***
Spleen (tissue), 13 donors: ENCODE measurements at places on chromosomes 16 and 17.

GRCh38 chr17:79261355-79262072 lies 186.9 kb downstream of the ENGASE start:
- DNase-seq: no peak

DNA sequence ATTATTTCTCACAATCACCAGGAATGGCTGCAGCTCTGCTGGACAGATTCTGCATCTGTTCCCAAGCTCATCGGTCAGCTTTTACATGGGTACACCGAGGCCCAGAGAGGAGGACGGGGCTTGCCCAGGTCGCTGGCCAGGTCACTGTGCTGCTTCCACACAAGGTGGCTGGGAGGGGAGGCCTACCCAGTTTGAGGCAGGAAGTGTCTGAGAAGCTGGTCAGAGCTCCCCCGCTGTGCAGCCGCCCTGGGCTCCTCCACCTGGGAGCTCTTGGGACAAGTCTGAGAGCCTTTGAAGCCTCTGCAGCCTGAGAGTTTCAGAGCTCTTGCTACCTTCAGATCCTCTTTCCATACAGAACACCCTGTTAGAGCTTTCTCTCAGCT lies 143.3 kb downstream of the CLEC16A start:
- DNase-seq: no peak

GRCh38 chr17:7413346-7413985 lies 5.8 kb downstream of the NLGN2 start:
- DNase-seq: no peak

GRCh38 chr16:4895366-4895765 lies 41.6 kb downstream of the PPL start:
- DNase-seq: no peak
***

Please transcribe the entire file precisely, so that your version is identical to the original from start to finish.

Spleen (tissue), 13 donors: ENCODE measurements at places on chromosomes 16 and 17.

GRCh38 chr17:79261355-79262072 lies 186.9 kb downstream of the ENGASE start:
- DNase-seq: no peak

DNA sequence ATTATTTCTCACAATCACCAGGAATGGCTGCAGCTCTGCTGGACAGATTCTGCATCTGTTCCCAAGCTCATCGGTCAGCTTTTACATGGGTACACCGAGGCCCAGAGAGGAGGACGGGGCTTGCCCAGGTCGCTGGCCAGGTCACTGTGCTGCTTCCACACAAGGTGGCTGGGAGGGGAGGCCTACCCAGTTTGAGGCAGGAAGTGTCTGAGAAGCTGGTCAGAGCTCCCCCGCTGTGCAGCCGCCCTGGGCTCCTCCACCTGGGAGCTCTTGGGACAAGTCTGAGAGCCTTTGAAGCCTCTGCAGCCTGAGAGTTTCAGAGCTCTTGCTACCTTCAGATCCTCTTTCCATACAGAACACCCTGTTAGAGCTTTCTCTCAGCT lies 143.3 kb downstream of the CLEC16A start:
- DNase-seq: no peak

GRCh38 chr17:7413346-7413985 lies 5.8 kb downstream of the NLGN2 start:
- DNase-seq: no peak

GRCh38 chr16:4895366-4895765 lies 41.6 kb downstream of the PPL start:
- DNase-seq: no peak